I like to give an example of what can happen when you do see yourself reflected. I watched a television program focusing on a murder mystery that was set in my hometown, Macon, GA, and when I watched that program I sat up straighter and paid more attention. I tried to find the places depicted in the scenes that I had been to or that I was familiar with. I called home and asked my mama for background information about the mystery. That’s the kind of thing that happens when you can relate on a personal level. So, I do think it’s important to be able to see yourself and be able to connect in some way.
That said, it can be hard to know what kids will relate to. A colleague of mine named Wanda Brooks has done research where she’s shared Virginia Hamilton’s work with African American students and they didn’t necessarily connect. I think the book was The House of Dies Drear. Wanda wasn’t sure if it was because the students didn’t know much about that particular genre (mystery) or if it was the historical background of the area, but she just found that they had a difficult time relating, even though Virginia Hamilton was black, the characters were black, and the students were black.
So, it’s not always easy to try to find that match, but I do believe if we really think about class and race and gender and disability and keep those things at the forefront when we’re choosing books, we are going to make those kinds of connections and help children relate to books.
CC: There are so many aspects of identity.
McNair: Yes, so if you offer a very wide variety of books, it’s good for all the students.
CC: Something that I try to emphasize when we’re talking about diversity in our literature is that we are trying to provide both mirrors and windows, as Rudine Sims Bishop said. We need both for all kids. White children have had a lot of mirrors. Students benefit from more windows into all kinds of life-race and ethnicity, but also family structure, gender, sexuality, etc.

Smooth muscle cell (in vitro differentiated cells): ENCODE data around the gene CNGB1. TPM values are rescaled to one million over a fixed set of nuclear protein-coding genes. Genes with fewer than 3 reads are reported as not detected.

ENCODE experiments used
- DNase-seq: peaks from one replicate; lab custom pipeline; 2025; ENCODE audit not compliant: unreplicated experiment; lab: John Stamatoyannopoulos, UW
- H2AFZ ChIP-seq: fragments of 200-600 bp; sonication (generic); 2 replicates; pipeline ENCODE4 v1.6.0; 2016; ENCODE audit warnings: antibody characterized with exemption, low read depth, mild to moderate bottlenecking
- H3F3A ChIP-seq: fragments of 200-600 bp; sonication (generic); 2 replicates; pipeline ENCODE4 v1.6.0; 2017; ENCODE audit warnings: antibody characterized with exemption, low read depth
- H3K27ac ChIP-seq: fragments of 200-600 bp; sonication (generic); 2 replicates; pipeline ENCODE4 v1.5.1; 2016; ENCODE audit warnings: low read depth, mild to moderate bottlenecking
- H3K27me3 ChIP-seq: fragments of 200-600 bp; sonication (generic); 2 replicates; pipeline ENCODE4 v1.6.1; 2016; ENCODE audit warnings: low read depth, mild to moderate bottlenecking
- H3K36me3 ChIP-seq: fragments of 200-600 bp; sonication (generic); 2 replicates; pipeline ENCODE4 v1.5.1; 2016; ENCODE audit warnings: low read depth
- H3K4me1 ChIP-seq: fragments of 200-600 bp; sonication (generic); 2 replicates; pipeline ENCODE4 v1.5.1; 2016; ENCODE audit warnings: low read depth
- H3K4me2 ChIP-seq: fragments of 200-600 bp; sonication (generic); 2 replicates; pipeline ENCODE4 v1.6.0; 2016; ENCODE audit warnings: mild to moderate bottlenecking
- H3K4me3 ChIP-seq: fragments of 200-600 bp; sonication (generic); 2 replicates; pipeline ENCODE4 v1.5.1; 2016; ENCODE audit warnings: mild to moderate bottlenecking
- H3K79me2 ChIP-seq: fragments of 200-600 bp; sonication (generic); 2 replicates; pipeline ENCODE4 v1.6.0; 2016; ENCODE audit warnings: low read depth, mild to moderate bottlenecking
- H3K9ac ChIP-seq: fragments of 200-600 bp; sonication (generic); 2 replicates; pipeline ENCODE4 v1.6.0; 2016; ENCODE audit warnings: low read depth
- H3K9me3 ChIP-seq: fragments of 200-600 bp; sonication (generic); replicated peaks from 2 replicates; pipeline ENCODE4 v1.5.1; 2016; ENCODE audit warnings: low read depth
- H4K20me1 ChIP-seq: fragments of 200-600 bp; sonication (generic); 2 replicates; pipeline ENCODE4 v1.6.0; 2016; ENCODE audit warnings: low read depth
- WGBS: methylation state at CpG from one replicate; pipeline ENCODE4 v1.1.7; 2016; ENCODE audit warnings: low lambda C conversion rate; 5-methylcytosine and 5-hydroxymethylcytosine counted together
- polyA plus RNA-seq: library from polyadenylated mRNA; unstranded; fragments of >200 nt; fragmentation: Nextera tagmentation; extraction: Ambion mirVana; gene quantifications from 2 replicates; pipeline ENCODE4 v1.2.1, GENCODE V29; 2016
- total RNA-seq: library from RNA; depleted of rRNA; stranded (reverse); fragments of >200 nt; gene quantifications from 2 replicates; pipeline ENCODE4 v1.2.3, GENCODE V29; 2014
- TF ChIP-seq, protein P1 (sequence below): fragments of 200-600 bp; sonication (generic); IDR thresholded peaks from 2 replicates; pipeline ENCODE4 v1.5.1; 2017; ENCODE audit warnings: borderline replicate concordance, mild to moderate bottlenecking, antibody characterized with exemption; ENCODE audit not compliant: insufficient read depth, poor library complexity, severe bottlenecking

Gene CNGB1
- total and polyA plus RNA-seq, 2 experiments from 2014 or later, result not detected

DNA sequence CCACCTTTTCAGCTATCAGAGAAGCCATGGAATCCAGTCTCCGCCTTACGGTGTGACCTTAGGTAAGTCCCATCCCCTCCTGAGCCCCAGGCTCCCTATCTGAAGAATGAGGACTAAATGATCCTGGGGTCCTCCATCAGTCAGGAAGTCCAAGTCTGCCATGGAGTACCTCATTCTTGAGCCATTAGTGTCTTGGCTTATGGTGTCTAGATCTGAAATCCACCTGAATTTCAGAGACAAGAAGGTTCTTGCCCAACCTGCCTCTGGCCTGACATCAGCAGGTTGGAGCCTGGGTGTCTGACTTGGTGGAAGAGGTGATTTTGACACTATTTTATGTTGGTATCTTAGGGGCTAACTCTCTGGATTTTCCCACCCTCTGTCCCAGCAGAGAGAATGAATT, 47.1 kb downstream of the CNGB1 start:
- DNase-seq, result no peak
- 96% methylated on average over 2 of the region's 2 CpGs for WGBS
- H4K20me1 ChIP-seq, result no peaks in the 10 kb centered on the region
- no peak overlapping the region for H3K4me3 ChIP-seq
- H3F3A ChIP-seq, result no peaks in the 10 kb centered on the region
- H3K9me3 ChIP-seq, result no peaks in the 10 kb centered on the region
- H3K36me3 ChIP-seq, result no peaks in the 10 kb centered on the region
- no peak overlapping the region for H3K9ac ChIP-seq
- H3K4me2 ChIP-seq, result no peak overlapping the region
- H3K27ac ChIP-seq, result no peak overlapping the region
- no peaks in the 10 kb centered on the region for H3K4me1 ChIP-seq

McNair: That’s right, and I say to my students, “if you enjoy good literature, you have to recognize when it comes to talent, that it crosses all racial, class boundaries.” People have talent no matter what their identities are.
CC: You never want to suggest that we cannot relate to different kinds of people. It’s a question of balance.
McNair: It is important to be able to connect to a story that’s not necessarily about my experience, but I think we want to make it where it’s not always about the other. Sure, you can connect because of your race or your class or your disability, but then sometimes you might want to read about somebody totally unlike you and still be able to connect, at least on a human level, in some way.
CC: This is a dynamic time in the world of children’s publishing. The current conversation about the need for equitable representation in books published for kids seems to be having an effect on the industry. According to the Cooperative Children’s Book Center, 28% of the books published in 2016 were about people of color, compared to 14% in 2014 and only 11% 20 years prior. What’s your assessment of the progress – I know there hasn’t been progress on every front – and how can we build on it?
McNair: My assessment is that there’s still a lot of work to do. I think it’s important to keep pushing. But I have to say, too, that there are several things that have happened recently that make me more hopeful.
For example, over the last couple of years at the American Library Association (ALA) conference, I have really been pleased with the inclusiveness of the major awards.I’m not thinking about the race-based awards. Beyond the Pura Belpré and Coretta Scott King awards (which I do think are important and should stay), I’m talking about, for example, the Sibert. I was pleased that Duncan Tonatiuh won the Sibert in 2016, and Javaka Steptoe just won the Caldecott Medal. Christian Robinson won a Caldecott honor and Pam Muñoz Ryan won a Newbery Honor for Echo-an amazing book, I might add. I hope that trend continues.
Also, Christopher Myers is now starting an imprint at Random House [called “Make Me a World”]. So, yes, we need improvements in the numbers of books by and about people of color. I also think it’s important to make people aware of what is already available.